CIO’s Quarterly Commentary – Felix Narhi – Q3 2017
To date, 2017 has been a much better year for the S&P500 than we had imagined. The flip side of an above average year, especially within an extended bull market, is that prospective returns will likely be more muted. With the major indices regularly hitting new records and valuations at historic highs, finding good value and the proverbial “needles in the haystack” is increasingly difficult. Nevertheless, we believe there will almost always be mispriced securities available in some corner of the market, whether the S&P500 is at all time highs or not. However, an investor needs to have a contrarian mindset and the capacity to follow an idiosyncratic approach to find them.
The shift toward passive investing and other forms of rule-based investing, such as index funds, factor-based investing, quantitative investing and exchange-traded funds (ETFs) is raising important considerations for investors. The decline of active investing means that, in many cases, stock prices have become more correlated and more closely linked to a company’s “characteristics”, such as its index membership, ETF inclusion or other quantitative-factor attributes. As a result, companies’ stock prices have become less correlated to their own fundamentals and cause market distortions, particularly over the short term and for stocks that are liquid enough to absorb large inflows.
However, it is important to keep in mind correlations between similar firms based on their “characteristics” break down when observed over longer durations. The longer one owns a stock, the more its returns will reflect the underlying economics of the business itself. But stock prices frequently detach from their fundamentals over the short term. Being on the other side of the trade of investors who care less about valuation and other important factors that drive long-term returns is not necessarily a bad thing in our view. It is an opportunity for those investors who dare to be different, take a bottom-up value-based approach to investing and maintain a long-term view.
A trade only occurs when two parties have contrasting world views, different investment strategies or other motivations for buying and selling a stock. Increasingly, the counterparties are not even human, but rather algorithms that have been programmed by humans to mechanically follow rules-based trading strategies. Unfortunately, these rules are often limiting or worse, misleading.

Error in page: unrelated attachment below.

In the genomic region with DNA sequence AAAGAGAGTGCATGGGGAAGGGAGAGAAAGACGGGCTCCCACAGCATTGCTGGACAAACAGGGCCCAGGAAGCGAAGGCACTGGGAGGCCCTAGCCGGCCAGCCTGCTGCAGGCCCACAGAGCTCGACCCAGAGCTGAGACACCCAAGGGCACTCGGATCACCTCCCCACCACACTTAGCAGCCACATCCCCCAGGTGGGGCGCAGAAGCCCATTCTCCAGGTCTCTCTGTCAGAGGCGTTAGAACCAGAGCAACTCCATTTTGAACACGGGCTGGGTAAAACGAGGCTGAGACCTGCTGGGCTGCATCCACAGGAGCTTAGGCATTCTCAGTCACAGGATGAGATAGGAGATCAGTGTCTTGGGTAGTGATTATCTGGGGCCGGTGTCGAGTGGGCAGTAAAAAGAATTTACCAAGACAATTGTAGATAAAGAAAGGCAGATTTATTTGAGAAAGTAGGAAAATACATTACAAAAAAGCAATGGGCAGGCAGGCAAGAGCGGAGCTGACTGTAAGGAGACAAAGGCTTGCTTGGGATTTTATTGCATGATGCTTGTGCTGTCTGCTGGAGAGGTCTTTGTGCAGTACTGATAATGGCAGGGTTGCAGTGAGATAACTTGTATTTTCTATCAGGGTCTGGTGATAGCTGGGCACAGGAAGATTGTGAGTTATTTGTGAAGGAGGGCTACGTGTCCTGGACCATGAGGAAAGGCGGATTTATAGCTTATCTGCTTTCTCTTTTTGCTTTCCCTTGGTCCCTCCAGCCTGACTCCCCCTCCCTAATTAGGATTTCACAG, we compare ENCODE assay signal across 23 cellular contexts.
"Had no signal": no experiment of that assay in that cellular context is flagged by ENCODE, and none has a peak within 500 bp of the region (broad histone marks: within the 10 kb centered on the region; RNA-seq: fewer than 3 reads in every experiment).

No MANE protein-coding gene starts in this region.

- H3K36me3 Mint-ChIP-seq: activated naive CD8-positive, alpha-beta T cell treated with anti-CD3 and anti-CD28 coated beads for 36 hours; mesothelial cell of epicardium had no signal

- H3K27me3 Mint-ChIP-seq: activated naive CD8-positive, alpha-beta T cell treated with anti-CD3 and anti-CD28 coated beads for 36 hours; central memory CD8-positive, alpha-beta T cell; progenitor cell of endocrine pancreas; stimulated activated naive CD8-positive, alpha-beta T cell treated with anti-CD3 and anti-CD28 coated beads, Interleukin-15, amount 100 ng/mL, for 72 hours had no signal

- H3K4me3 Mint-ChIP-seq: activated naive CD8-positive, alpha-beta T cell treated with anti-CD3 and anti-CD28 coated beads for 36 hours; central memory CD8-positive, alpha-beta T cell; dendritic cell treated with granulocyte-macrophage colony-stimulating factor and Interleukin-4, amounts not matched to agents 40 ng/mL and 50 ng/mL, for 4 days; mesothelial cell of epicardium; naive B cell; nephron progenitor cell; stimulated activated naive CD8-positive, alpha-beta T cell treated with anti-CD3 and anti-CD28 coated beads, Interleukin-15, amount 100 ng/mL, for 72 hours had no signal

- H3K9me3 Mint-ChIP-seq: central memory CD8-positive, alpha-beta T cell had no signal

For example, the S&P500 index represents a portfolio of 500 of the largest US headquartered firms. If the S&P500 holdings were to be split up between two ETF groupings in order to reflect opposing world views, say “value” or “growth” investing, one might understandably think the total would still add up to 500. That is not the case. Consider that the iShares S&P500 Value ETF has 349 holdings while the iShares S&P500 Growth ETF has 331 holdings. Collectively, these two funds hold 680 names. Why does ETF math add up to more than 500? Because a number of holdings are cross held in the both the Value ETF and the Growth ETF. Instead of remaining faithful to the demarcation lines that traditionally separate “growth” and “value” stocks, the designers of these ETFs had other more important priorities.
Since there are only a limited number of S&P500 stocks that have enough liquidity to satisfy the needs of ETF manufacturers, the most liquid stocks of the S&P500 will go into both indices, regardless of whether they have “value” or “growth” characteristics. Regrettably, an iShares S&P500 Value ETF investor who thought she was getting the representative “value” stocks of the S&P500 actually got a lot of very liquid “growth” stocks as well, and vice versa. Not surprisingly then, the long-term returns have been very similar for both ETFs, because the funds are highly correlated to each other due to their ownership of the very same liquid large stocks. And this is just the tip of the misleading ETF iceberg. When it comes to ETFs, it is still important to do your own homework on what is actually in the ETF and not “judge a book by its cover“. (Note: this ETF example aside, we believe value and growth are actually connected concepts rather than opposing investment styles (see For a Winning Portfolio, don’t just think Value vs. Growth).